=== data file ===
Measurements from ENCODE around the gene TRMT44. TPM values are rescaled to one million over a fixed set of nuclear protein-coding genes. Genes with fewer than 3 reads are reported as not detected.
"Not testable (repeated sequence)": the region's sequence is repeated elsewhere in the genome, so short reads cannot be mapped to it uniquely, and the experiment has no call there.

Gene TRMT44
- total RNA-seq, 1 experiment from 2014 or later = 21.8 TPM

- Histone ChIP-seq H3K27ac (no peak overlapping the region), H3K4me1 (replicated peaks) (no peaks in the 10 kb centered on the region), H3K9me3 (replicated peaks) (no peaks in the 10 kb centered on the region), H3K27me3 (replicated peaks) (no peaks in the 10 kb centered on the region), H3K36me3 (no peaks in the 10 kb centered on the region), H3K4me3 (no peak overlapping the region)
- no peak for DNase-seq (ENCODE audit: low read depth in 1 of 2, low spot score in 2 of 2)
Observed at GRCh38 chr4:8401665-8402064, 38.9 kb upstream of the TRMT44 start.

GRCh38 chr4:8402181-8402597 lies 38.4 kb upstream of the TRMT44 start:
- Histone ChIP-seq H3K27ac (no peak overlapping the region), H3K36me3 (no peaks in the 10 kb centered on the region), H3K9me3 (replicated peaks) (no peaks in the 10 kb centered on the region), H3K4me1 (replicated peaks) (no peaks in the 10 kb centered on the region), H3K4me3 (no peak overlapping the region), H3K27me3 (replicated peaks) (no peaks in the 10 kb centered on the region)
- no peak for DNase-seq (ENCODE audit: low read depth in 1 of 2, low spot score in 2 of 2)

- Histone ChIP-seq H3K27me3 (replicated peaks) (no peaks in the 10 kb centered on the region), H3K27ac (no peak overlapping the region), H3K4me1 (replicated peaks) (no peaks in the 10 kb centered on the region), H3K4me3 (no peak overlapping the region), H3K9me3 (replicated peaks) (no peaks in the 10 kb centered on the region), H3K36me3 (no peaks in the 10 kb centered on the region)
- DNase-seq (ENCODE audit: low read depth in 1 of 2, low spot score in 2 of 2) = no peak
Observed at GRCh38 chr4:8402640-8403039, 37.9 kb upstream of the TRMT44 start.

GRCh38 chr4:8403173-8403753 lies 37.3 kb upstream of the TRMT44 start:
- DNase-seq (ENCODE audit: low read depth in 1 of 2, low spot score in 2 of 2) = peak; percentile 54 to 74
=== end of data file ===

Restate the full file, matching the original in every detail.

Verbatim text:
Measurements from ENCODE around the gene TRMT44. TPM values are rescaled to one million over a fixed set of nuclear protein-coding genes. Genes with fewer than 3 reads are reported as not detected.
"Not testable (repeated sequence)": the region's sequence is repeated elsewhere in the genome, so short reads cannot be mapped to it uniquely, and the experiment has no call there.

Gene TRMT44
- total RNA-seq, 1 experiment from 2014 or later = 21.8 TPM

- Histone ChIP-seq H3K27ac (no peak overlapping the region), H3K4me1 (replicated peaks) (no peaks in the 10 kb centered on the region), H3K9me3 (replicated peaks) (no peaks in the 10 kb centered on the region), H3K27me3 (replicated peaks) (no peaks in the 10 kb centered on the region), H3K36me3 (no peaks in the 10 kb centered on the region), H3K4me3 (no peak overlapping the region)
- no peak for DNase-seq (ENCODE audit: low read depth in 1 of 2, low spot score in 2 of 2)
Observed at GRCh38 chr4:8401665-8402064, 38.9 kb upstream of the TRMT44 start.

GRCh38 chr4:8402181-8402597 lies 38.4 kb upstream of the TRMT44 start:
- Histone ChIP-seq H3K27ac (no peak overlapping the region), H3K36me3 (no peaks in the 10 kb centered on the region), H3K9me3 (replicated peaks) (no peaks in the 10 kb centered on the region), H3K4me1 (replicated peaks) (no peaks in the 10 kb centered on the region), H3K4me3 (no peak overlapping the region), H3K27me3 (replicated peaks) (no peaks in the 10 kb centered on the region)
- no peak for DNase-seq (ENCODE audit: low read depth in 1 of 2, low spot score in 2 of 2)

- Histone ChIP-seq H3K27me3 (replicated peaks) (no peaks in the 10 kb centered on the region), H3K27ac (no peak overlapping the region), H3K4me1 (replicated peaks) (no peaks in the 10 kb centered on the region), H3K4me3 (no peak overlapping the region), H3K9me3 (replicated peaks) (no peaks in the 10 kb centered on the region), H3K36me3 (no peaks in the 10 kb centered on the region)
- DNase-seq (ENCODE audit: low read depth in 1 of 2, low spot score in 2 of 2) = no peak
Observed at GRCh38 chr4:8402640-8403039, 37.9 kb upstream of the TRMT44 start.

GRCh38 chr4:8403173-8403753 lies 37.3 kb upstream of the TRMT44 start:
- DNase-seq (ENCODE audit: low read depth in 1 of 2, low spot score in 2 of 2) = peak; percentile 54 to 74